- 2018 -- 1943 Best Novel Retro Hugo, 1943 Best Novella Retro Hugo
- 8 more Hugo nominations
- for most of his career was called the Dean of Science Fiction
The “Heinlein juveniles” is the usual name for Heinlein’s novels written for what’s now known as the "young adult" market
The core group are the 12 novels published by Scribner's between 1947 and 1958. The series started with some fairly minor work, but by its end included novels that stand up as well or better than his adult novels.
A thirteenth, Starship Troopers, was submitted to Scribner's but rejected and instead published by Putnam. A fourteenth novel, Podkayne of Mars, is often listed as a "Heinlein juvenile," although Heinlein himself did not consider it to be one.
Many fans consider the Juveniles to be the high point of RAH's writing. While there's no doubt that his earlier incarnation (roughly 1939 to 1950) as a primarily short fiction writer was more influential on the field, the Heinlein Juveniles, and especially the later ones like Citizen of the Galaxy and Have Spacesuit, Will Travel, were the first taste of first-rate SF for a great many fans who came of age in the 1950s and ’60s. These books shaped an entire generation.
Heinlein's Children is an interesting collection of essays about them.
Stranger in a Strange Land
Originally published in 1961 by Putnam, this Heinlein novel had several original plot elements, and became something of a cult classic among students in the 1960s.
Stranger quickly came to hold a slightly ambiguous position in the hearts of fans since it was adopted almost as gospel by some of the odder members of the hippie and counter-culture communities. In later years many fans saw a degree of prefigurement in Stranger of Heinlein's later awful books.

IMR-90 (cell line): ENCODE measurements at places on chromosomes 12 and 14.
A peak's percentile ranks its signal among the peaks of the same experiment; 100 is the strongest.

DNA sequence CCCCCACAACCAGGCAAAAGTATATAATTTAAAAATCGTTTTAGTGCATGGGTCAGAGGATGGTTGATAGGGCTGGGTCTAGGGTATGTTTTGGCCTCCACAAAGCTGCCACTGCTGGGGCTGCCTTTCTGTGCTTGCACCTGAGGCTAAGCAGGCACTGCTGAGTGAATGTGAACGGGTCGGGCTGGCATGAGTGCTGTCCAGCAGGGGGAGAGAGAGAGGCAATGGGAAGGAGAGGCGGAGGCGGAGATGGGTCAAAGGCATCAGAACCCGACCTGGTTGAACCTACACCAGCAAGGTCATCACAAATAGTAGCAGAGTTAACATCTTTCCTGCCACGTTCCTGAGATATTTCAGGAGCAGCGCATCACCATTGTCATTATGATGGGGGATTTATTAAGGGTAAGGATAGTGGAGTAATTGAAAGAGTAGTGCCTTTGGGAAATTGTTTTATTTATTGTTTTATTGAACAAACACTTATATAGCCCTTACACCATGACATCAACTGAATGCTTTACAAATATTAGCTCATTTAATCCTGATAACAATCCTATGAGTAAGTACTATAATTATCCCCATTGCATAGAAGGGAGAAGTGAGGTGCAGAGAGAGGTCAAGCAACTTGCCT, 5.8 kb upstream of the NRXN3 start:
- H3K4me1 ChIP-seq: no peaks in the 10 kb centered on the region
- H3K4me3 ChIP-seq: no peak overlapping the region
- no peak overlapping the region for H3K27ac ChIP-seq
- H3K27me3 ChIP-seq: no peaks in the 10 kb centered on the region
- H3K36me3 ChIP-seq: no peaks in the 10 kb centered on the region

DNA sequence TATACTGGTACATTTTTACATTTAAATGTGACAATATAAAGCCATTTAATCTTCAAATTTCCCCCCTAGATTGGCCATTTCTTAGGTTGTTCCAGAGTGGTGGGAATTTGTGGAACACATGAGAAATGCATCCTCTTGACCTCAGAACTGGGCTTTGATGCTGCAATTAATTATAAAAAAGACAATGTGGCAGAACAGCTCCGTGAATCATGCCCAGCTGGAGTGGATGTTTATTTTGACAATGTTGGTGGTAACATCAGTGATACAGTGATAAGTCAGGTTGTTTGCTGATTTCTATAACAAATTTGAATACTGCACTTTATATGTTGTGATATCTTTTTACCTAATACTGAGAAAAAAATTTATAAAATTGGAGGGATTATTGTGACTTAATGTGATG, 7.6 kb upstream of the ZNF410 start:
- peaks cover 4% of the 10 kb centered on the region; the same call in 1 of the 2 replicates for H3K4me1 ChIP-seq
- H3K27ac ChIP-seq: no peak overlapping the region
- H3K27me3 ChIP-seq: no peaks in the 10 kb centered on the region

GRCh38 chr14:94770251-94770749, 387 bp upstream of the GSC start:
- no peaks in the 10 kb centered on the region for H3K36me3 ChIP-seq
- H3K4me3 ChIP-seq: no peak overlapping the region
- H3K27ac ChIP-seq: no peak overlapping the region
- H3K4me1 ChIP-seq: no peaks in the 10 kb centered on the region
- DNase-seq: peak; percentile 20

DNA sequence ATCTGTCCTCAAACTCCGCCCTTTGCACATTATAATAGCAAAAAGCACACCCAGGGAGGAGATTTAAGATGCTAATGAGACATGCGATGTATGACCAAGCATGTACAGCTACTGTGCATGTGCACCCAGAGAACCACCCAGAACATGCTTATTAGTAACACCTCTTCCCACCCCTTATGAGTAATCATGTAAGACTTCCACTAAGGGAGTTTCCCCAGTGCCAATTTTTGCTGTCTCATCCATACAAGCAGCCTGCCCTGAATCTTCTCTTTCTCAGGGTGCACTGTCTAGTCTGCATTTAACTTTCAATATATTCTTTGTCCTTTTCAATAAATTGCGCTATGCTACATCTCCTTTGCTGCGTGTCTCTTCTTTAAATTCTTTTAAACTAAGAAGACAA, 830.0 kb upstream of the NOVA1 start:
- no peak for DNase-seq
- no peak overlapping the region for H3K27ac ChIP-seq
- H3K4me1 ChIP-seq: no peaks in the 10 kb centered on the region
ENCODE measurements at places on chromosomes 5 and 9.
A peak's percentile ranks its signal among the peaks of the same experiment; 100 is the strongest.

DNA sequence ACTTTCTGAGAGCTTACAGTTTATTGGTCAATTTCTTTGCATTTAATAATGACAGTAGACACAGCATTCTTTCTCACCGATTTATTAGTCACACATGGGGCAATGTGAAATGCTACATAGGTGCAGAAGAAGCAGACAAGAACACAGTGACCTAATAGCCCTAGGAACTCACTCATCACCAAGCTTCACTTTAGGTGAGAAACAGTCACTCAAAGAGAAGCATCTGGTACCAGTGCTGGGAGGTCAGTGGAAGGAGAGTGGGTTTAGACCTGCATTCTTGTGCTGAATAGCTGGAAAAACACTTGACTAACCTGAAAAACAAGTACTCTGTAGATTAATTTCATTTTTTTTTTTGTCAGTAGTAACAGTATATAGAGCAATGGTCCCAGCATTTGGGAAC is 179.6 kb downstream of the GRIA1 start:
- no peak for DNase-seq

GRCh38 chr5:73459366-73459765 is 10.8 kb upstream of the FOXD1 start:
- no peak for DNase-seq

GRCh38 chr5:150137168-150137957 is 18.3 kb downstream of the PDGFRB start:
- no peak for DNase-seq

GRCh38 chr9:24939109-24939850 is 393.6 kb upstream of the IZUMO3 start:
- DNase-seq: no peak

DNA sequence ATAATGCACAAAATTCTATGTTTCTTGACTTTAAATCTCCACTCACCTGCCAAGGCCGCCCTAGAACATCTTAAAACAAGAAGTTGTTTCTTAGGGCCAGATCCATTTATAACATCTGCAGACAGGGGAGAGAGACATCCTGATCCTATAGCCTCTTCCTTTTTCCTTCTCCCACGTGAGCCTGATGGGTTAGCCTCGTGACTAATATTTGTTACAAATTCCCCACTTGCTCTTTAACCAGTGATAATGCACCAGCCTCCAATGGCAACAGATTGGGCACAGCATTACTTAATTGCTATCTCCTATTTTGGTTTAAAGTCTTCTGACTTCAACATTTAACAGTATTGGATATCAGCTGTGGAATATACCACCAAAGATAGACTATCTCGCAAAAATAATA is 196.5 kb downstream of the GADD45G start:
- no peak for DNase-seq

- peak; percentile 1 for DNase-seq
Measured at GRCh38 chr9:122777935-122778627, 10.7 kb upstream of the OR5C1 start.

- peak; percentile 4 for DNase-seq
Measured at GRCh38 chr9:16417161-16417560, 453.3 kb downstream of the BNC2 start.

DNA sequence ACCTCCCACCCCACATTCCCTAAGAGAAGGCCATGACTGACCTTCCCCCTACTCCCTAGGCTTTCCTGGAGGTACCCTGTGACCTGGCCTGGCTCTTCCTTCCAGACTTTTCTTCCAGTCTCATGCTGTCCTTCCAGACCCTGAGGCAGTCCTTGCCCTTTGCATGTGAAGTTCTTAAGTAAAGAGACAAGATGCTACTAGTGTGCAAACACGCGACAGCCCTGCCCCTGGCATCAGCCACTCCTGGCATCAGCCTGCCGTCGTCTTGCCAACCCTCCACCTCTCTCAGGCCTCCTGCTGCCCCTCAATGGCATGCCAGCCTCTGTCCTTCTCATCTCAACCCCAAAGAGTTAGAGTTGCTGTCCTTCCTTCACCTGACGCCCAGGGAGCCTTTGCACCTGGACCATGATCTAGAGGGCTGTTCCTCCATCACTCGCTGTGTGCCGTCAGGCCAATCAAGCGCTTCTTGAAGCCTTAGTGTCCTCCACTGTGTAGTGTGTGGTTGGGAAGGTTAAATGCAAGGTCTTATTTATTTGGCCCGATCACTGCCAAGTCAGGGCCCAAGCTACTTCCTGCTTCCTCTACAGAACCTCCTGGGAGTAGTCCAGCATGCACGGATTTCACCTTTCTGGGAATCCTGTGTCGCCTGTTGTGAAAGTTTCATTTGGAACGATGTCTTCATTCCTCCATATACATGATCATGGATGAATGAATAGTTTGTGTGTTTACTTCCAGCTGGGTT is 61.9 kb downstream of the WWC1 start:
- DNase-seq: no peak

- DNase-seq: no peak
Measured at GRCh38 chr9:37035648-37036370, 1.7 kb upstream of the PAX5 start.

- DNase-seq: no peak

Awards and Honors
- 1961 -- Best Novel Hugo
Podkayne of Mars
Originally serialised in Worlds of If (November 1962, January, March 1963), and published in hardcover in 1963, this novel features a teenage girl named Podkayne "Poddy" Fries and her younger brother, Clark, who leave their home on Mars to take a trip on a spaceliner to visit Earth, accompanied by their great-uncle.
It’s not considered a Heinlein Juvenile even though it’s a novel about teenagers. Some fans feel that the failings of Heinlein's late writings is foreshadowed in Podkayne. It doesn't help that the YA characters are not very likable.
The Moon is a Harsh Mistress
A 1966 novel by Heinlein about a lunar colony's revolt against rule from Earth, it is respected for its credible presentation of a comprehensively imagined future human society on both the Earth and the moon.
Awards and Honors
Grumbles from the Grave
A posthumous collection of autobiographical essays. It is not a complete autobiography.
Many Heinlein fans feel publication of the book did RAH's memory a disservice, as the picture Heinlein paints of himself is not very attractive. Isaac Asimov wrote that he structured his autobiography, I. Asimov, as he did to avoid doing the same to himself.
Awards and Honors
- 1989 -- Best Non-Fiction Book Hugo nominee